Title:

Practices for Sustainable Communities

URL: www.cmhc-schl.gc.ca
Summary:

This guidebook contains a range of best practices for overcoming barriers to water efficiency, sustainable landscaping and sustainable transportation through alternative development standards, alternative housing and xeriscaping. It also reviews a range of transportation demand management (TDM) and transportation system management (TSM) strategies, and includes a section on sustainable community indicators. A priced publication that can be ordered on line from Canada Mortgage and Housing Corporation (CMHC.)

Highlights:

The publication includes a range of best practices for overcoming barriers through alternative development standards, alternative housing and xeriscaping. It also includes a review of various transportation demand management (TDM) and transportation system (TSM) strategies.

Readers with a broader interest in sustainable communities will find many other Canadian best practices described in this book not just social marketing ones. The generously illustrated, 176-page book provides practical advice backed by case studies of sustainable development from many regions of the country. In addition, the guide provides a framework readers can use to identify and create the tools, strategies and activities that build sustainable communities.

The focus of the book is the physical dimension of sustainability - including natural systems such as water bodies, woodlots and fields, and built systems such as buildings and sewers. The innovative approaches, case studies and best practices it presents appear in four sections on community policy development, natural systems, housing and built form, and infrastructure.

Each section introduces the area being discussed and the approaches to it. The case studies presented as practice summaries give examples, definitions and descriptions of the current sustainable development projects. Most sections also include:

  • an analysis of suitability, advantages and disadvantages of the practice, with a focus on the realities of carrying it through;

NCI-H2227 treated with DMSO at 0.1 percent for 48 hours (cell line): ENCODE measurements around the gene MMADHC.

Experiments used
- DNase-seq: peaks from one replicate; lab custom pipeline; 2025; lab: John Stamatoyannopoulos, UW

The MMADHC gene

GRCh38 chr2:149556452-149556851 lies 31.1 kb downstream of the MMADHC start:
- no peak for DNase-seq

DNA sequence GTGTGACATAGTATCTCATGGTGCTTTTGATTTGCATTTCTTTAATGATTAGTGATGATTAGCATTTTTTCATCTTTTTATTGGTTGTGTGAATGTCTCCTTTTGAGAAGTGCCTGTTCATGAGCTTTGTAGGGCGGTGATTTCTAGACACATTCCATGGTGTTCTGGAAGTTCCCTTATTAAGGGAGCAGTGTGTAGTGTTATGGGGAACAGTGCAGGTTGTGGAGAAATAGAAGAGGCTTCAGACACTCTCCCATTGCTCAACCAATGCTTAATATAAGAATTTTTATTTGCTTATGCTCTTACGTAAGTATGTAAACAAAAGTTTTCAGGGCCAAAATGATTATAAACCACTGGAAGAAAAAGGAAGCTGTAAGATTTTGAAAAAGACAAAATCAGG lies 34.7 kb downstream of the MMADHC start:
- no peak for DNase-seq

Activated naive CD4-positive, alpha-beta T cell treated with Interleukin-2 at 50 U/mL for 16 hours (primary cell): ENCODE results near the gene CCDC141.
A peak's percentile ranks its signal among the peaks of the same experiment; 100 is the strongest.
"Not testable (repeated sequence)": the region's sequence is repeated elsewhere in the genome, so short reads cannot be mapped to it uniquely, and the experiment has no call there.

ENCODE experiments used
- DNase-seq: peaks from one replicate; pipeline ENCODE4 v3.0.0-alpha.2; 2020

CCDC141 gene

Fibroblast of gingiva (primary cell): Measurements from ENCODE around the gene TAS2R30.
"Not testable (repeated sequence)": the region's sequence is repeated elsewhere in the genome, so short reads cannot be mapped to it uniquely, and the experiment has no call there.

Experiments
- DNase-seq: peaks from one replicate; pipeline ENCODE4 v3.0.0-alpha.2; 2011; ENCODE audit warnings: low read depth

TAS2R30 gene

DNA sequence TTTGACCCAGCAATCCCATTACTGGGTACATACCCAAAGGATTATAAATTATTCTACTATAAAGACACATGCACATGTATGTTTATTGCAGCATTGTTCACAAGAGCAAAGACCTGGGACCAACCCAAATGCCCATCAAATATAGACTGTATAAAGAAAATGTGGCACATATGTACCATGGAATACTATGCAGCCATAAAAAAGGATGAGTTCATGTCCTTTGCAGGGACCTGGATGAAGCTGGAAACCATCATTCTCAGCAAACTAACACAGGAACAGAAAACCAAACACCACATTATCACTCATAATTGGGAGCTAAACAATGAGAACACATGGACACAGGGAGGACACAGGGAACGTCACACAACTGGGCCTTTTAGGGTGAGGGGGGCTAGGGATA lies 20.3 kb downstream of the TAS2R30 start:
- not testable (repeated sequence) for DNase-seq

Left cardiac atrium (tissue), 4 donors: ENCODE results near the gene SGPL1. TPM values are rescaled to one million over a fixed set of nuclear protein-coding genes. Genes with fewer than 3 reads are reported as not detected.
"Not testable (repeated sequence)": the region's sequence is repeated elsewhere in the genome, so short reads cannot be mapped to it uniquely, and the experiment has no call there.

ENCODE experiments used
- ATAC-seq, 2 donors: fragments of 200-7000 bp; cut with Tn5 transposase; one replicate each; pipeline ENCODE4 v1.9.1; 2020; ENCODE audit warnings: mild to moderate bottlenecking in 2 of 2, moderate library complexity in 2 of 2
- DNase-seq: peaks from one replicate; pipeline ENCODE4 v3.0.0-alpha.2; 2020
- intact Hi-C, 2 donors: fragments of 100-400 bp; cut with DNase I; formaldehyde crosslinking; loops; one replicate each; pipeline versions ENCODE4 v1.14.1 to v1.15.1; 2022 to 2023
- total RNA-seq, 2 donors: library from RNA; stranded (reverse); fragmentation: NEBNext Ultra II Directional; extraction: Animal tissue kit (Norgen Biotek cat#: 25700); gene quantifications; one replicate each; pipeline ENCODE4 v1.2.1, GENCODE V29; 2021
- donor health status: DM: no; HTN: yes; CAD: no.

• an illustration;
  • cross-references to other sections, subsections or practices in the book; and
  • other sources of information including organizations, Web sites, books and magazines.

This publication contains a section on sustainable community indicators (see also the Sustainable Community Indicators Program (SCIP) at www.ec.gc.ca/scip-pidd/Enlgish/scip_intro.cfm). CMHC and Environment Canada have developed a Web site to help you to track significant local issues. It includes a set of core indicators and supports customized indicator programs developed by the user. Indicator development guidelines are also provided.

The problem

How do we know if we are living sustainablyimproving the quality of air and wateradequately housing our fellow citizensconserving our natural areas and wildlifecreating a healthy world for our children and grand children?

Canada Mortgage and Housing Corporation and Environment Canada have been working on the problem.

The solution

The Sustainable Community Indicators Program is Windows-based software and a Web site to help communities measure and monitor:

  • Environmental health
  • Resource consumption
  • Settlement Patterns
  • Human well-being
  • Employment and commerce

SCIP is an invaluable tool for provincial, regional and municipal planners, environmental groups, community agencies, consultantsand a teaching tool for educators.

The tool

SCIP provides:

  • An all-in-one starting-point for creating, selecting, analysing and reporting indicators
  • Comprehensive help and guidance on indicator development
  • A means to consistently document your indicators and data
  • A set of ``core" indicators that are periodically updated
  • A Web site to exchange indicators and collaborate with others

Paying subscribers are invited to take advantage of "live" assistance from the SCIP Coordinator for any questions regarding the use of the Web site. Support for producing indicator reports will also be available with tips for using desktop tools such as Microsoft Excel and Microsoft Word. Or, contact the SCIP Coordinator for assistance with the development of your own customized indicator program. The SCIP Coordinator will be available during regular business hours (EST) to provide services such as instructions for uploading and downloading files and navigation of the SCIP Web site. To contact the SCIP Coordinator, simply send an email to scip-pidd@ec.gc.ca and we will respond as quickly as possible. If you prefer to be contacted by phone, please note this in your email.

You can help your community monitor its sustainability by using SCIP.

Take a vital step in making a better environment for today and the future.

Topics: Environment:, Climate change mitigation, Sustainable landscaping, Sustainable transportation, Water efficiency, Climate change adaptation
Location: Canada
Resource Type: strategies and interventions
Publisher: Canada Mortgage and Housing Corporation
Date Last Updated: 2009-09-28 17:19:15

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